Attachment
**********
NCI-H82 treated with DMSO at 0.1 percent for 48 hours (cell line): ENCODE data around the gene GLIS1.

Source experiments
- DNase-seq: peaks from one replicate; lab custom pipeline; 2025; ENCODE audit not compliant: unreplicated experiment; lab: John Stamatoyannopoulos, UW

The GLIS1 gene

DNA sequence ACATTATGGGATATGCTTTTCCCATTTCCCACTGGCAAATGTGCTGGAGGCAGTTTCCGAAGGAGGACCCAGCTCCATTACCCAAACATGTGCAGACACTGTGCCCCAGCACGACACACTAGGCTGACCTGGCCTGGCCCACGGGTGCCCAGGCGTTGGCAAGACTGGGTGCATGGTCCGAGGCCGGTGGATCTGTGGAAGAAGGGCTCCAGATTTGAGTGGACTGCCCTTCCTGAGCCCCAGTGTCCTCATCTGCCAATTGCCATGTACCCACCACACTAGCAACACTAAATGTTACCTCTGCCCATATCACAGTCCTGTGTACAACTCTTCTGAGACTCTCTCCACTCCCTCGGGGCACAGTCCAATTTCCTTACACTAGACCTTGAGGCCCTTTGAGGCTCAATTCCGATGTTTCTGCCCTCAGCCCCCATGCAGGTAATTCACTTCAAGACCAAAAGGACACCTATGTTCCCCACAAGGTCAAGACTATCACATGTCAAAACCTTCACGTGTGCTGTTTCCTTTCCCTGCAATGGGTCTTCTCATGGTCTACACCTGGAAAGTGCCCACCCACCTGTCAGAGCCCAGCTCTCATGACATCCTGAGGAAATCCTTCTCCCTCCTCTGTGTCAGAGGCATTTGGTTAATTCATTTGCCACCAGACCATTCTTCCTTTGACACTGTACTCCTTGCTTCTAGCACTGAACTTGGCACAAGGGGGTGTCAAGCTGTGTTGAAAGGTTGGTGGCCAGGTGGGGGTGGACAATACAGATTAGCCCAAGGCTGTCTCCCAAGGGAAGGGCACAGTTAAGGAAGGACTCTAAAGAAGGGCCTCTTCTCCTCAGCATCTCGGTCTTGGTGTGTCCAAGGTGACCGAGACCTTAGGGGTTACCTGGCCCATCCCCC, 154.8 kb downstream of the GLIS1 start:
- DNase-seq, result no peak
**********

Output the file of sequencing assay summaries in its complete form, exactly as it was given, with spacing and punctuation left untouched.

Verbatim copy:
NCI-H82 treated with DMSO at 0.1 percent for 48 hours (cell line): ENCODE data around the gene GLIS1.

Source experiments
- DNase-seq: peaks from one replicate; lab custom pipeline; 2025; ENCODE audit not compliant: unreplicated experiment; lab: John Stamatoyannopoulos, UW

The GLIS1 gene

DNA sequence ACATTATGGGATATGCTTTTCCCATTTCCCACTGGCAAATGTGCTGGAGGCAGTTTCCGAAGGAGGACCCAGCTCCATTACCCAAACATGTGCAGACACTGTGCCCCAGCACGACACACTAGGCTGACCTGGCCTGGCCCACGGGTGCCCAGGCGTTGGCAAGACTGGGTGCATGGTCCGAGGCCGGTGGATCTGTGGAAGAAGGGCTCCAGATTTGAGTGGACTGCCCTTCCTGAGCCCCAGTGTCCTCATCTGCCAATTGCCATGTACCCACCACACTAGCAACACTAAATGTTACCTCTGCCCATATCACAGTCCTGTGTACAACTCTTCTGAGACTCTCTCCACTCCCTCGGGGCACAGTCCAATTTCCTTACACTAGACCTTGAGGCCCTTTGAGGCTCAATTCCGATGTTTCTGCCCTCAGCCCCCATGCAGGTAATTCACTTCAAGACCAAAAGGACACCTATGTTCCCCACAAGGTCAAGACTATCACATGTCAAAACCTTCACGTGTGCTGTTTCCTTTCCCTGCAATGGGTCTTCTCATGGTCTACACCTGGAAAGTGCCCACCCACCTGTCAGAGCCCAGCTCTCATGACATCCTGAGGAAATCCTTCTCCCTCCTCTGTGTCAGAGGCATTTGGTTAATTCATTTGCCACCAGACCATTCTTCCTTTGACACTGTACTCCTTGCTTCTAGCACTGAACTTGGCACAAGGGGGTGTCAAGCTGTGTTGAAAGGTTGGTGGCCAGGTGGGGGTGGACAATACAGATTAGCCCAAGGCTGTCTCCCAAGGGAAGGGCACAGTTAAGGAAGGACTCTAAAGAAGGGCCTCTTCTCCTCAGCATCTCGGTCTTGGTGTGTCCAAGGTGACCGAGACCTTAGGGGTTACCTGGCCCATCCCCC, 154.8 kb downstream of the GLIS1 start:
- DNase-seq, result no peak